July 9th, 2001
The Premiere OnLine Magazine for the Fly Fishing Enthusiast.
This is where our readers tell their stories . . .
By Robin J. Rhyme, Texas
I have been so thoroughly enjoying your online magazine that I felt it
incumbent on myself to report to you my casting epiphany.
Fly fishing has not always been a part of my life. When I was in the
seventh grade I subscribed to Outdoor Life, Sports Afield and
Field and Stream and soon became enraptured with tales
of fly fishing. I asked for and received a Shakespeare fly rod for Christmas
in 1968. I did some fly fishing but with no mentor or reference base I gave
it up after a few years.
That rod hung around and hung around. I have it to this day. I have been
re-visiting fly fishing for the past year or so, reading online and
working to improve my casting. Yesterday I was on my father-in-law's stock
tank casting away. This is the epiphany part. As usual I was having
variable results, sometimes OK casts, sometimes a long curly blob of
line with a 15 foot placement. Then I turned and started addressing a
clump of willow trees to my right. I had to cast side-arm. Lo and behold
the line was laid out all nice and straight as cold be! I began to
evaluate what was different about my sidearm cast vs. classic overhead,
overarm cast. The conclusion was so simple! I have to tell someone and
you are "it."
It seems to have to do with rod loading and perceiving such loading. I
realized that the sensory perception was not all different from the one
used to jump on a trampoline or play with a Fli-Back paddle (wooden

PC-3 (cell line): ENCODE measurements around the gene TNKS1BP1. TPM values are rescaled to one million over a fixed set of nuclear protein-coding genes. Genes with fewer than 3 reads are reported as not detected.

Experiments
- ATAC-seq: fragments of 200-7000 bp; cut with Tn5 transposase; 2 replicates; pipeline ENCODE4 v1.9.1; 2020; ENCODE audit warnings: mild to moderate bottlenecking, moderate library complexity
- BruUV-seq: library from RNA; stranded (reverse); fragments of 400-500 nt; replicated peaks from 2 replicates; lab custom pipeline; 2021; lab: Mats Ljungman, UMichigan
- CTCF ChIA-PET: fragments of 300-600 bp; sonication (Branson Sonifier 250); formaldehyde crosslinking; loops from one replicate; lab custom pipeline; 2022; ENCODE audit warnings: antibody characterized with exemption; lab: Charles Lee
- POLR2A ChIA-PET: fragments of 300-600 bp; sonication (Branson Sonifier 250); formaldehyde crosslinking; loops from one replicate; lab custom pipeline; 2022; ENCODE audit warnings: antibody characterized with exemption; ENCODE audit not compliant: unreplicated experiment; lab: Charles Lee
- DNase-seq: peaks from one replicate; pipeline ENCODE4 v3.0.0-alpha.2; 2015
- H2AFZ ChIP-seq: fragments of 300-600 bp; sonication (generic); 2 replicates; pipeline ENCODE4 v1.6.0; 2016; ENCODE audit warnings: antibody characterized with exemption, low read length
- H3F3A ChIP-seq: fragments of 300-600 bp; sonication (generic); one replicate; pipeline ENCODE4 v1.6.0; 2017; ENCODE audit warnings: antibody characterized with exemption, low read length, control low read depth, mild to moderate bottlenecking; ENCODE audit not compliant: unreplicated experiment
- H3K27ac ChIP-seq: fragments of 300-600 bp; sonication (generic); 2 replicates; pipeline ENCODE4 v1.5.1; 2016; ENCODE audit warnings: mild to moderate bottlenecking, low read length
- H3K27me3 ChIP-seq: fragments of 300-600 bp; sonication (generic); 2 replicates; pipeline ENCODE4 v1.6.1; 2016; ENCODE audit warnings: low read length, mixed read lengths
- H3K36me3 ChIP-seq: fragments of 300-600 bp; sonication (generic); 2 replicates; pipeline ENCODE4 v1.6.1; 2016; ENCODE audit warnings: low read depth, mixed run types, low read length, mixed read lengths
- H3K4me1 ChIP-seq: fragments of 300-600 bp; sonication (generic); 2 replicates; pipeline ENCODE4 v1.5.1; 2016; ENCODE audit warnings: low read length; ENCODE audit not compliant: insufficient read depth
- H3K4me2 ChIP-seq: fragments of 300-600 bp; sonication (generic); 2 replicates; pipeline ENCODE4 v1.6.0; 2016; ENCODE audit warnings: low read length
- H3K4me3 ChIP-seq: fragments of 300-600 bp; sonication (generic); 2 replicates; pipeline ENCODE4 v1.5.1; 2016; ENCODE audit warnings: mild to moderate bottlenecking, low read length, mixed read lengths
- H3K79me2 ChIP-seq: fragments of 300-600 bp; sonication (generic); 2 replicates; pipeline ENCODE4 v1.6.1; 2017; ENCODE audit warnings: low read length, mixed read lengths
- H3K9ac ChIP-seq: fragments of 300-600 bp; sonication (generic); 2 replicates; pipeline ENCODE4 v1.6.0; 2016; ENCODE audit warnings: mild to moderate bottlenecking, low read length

paddle with rubber ball attached by elastic cord). When one is jumping
on a trampoline etc. one can sense the loading and know when its time to
kick off. If it is just right one gets a nice rebound. If too soon or
too late the energy is lost and dissipated. When I had that light bulb
go on I saw a 100% increase in casting skill and personal sense of
satisfaction and soon afterward hooked into a nice little largemouth who
fought a great fight!
My hope is that this information might be of use to any others aspiring
to improve their beginning skills as a fly caster. Please feel free to
use this if it has any value at all.
A final item - I tied up a mess of
Black Foam Beetles according to Al Campbell's instructions in your
Intermediate Fly Tying section and the bluegills would not leave
them alone! I used black sheet foam that I bought for 33 cents a sheet in
Wal-Mart's crafts department on #12 nymph hooks and it worked like
a bomb. So thanks for making that available on
your fine web site as well. ~ Robin J Rhyne
Archive of Readers Casts
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